Gonzalez-Gadea ML, Sigman M, Rattazzi A, Lavin C, Rivera-Rei A, Marino J, Manes F, Ibañez A. Neural markers of social and monetary rewards in children with Attention-Deficit/Hyperactivity Disorder and Autism Spectrum Disorder. Sci Rep 2016.

Neural markers of social and monetary rewards in children with Attention-Deficit/Hyperactivity Disorder and Autism Spectrum Disorder.

Autores Gonzalez-Gadea ML, Sigman M, Rattazzi A, Lavin C, Rivera-Rei A, Marino J, Manes F, Ibañez A.
Año 2016
Journal  Sci Rep
Volumen Jul 28
Abstract Recent theories of decision making propose a shared value-related brain mechanism for encoding monetary and social rewards. We tested this model in children with Attention-Deficit/Hyperactivity Disorder (ADHD), children with Autism Spectrum Disorder (ASD) and control children. We monitored participants’ brain dynamics using high density-electroencephalography while they played a monetary and social reward tasks. Control children exhibited a feedback Error-Related Negativity (fERN) modulation and Anterior Cingulate Cortex (ACC) source activation during both tasks. Remarkably, although cooperation resulted in greater losses for the participants, the betrayal options generated greater fERN responses. ADHD subjects exhibited an absence of fERN modulation and reduced ACC activation during both tasks. ASD subjects exhibited normal fERN modulation during monetary choices and inverted fERN/ACC responses in social options than did controls. These results suggest that in neurotypicals, monetary losses and observed disloyal social decisions induced similar activity in the brain value system. In ADHD children, difficulties in reward processing affected early brain signatures of monetary and social decisions. Conversely, ASD children showed intact neural markers of value-related monetary mechanisms, but no brain modulation by prosociality in the social task. These results offer insight into the typical and atypical developments of neural correlates of monetary and social reward processing.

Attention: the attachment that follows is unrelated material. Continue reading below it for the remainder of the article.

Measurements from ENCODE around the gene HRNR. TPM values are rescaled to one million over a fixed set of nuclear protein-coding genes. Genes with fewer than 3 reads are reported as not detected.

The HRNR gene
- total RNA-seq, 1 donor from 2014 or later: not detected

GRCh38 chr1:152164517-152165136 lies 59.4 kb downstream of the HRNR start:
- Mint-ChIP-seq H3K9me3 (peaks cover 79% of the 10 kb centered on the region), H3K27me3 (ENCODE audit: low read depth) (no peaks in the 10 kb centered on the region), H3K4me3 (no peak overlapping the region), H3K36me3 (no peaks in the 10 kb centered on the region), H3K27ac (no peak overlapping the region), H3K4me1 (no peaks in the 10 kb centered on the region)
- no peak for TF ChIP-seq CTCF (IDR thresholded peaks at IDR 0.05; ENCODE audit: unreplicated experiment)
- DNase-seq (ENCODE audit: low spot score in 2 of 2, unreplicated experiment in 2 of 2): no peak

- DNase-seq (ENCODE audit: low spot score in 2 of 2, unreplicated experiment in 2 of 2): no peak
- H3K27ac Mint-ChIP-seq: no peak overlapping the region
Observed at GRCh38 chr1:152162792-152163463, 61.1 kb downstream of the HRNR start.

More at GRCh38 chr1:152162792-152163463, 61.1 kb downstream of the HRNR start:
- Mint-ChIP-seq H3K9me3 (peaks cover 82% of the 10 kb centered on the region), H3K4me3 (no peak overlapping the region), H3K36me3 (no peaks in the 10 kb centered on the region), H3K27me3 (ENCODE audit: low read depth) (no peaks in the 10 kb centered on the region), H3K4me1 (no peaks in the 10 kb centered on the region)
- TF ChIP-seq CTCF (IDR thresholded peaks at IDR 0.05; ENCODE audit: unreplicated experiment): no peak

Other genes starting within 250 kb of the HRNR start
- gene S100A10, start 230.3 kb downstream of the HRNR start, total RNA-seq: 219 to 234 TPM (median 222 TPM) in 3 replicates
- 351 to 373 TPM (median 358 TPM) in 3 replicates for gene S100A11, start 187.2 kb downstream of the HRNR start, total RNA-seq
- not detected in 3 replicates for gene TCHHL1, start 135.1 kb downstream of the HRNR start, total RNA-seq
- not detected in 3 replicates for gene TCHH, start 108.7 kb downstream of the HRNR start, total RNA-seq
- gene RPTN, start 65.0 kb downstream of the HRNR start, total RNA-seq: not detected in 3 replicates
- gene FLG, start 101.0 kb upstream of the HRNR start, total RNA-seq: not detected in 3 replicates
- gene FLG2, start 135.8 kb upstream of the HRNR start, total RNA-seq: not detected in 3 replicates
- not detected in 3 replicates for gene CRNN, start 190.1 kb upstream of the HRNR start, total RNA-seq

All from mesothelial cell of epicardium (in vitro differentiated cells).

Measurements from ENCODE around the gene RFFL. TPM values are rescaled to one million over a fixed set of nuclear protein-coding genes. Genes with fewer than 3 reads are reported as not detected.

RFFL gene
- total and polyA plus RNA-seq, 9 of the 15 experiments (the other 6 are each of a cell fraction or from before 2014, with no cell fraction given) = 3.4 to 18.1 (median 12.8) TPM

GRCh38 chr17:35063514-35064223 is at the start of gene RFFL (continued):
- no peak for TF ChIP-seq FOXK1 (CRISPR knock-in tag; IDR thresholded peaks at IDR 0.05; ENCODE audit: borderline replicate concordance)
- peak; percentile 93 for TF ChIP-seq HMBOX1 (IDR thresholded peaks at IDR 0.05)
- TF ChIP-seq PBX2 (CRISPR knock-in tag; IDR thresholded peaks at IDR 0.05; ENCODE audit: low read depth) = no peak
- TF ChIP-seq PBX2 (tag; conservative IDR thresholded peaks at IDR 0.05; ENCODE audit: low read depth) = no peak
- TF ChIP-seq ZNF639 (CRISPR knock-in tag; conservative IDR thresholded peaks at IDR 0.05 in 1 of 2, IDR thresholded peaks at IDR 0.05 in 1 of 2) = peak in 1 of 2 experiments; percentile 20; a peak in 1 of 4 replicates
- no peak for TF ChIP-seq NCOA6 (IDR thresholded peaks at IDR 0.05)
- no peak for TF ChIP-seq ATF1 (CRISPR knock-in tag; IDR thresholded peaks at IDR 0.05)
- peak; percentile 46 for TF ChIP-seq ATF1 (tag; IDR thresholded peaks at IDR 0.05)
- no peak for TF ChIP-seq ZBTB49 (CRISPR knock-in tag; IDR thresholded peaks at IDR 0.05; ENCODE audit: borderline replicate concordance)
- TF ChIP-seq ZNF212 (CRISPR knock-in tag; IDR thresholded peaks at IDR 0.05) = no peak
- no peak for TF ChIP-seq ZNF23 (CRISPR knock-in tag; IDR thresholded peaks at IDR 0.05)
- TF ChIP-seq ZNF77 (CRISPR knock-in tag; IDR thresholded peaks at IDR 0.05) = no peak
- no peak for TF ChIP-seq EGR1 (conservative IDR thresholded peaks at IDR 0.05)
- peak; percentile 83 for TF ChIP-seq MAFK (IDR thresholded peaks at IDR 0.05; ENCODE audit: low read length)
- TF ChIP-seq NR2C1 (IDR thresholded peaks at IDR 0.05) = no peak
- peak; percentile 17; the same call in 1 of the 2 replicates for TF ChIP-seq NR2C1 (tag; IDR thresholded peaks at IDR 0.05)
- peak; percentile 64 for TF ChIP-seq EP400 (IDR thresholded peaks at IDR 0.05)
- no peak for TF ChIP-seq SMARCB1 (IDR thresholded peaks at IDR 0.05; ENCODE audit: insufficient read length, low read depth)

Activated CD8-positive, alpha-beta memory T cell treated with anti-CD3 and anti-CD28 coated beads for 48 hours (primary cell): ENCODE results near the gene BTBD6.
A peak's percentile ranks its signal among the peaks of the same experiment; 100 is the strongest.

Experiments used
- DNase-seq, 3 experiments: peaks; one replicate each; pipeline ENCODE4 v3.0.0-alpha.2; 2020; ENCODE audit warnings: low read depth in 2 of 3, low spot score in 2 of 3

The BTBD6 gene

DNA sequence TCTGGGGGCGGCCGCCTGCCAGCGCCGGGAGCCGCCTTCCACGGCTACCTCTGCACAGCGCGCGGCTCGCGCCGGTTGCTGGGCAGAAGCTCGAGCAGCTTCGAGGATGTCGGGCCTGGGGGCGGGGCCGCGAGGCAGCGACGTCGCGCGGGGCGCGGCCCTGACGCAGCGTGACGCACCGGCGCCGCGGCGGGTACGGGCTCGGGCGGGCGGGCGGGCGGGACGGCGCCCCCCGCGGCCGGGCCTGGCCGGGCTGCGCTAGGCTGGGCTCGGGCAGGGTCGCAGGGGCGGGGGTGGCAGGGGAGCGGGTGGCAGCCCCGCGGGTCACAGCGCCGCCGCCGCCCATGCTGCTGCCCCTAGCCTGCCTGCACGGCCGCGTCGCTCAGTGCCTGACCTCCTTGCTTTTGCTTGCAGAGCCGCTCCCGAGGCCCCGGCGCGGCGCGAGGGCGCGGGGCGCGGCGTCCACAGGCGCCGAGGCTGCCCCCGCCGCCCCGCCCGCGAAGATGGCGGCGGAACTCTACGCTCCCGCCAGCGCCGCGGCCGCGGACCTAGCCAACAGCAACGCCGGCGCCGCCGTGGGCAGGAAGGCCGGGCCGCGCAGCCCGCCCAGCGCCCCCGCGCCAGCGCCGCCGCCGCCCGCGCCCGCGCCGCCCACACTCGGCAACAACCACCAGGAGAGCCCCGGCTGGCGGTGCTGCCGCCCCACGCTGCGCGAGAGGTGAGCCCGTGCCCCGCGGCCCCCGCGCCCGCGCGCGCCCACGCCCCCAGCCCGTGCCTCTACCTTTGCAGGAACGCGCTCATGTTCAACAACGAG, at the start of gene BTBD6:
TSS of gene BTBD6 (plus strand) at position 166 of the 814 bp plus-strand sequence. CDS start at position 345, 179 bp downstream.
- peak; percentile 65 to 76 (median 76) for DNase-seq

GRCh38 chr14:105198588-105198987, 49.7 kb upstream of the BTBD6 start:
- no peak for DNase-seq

Resumen En este trabajo, usando dos tareas económicas, una de toma de decisiones individual y otra de cooperación social mostramos que los niños controles tiene repuestas cerebrales de recompensa (corteza cingulada) tanto ante las ganancias monetarias como ante la cooperación social. En sujetos con trastorno de déficit atencional e hiperactividad (TDAH), las respuestas tempranas a ambas tareas estuvieron reducidas. En participantes con trastornos del espectro autista (TEA), se observaron respuestas cerebrales normales ante las ganancias económicas, pero la cooperación social no activo el sistema de recompensa. Los resultados apoyan la idea de un sustrato común para la gratificación por ganancias monetarias y cooperación social, y su afectación en cuadros psiquiátricos.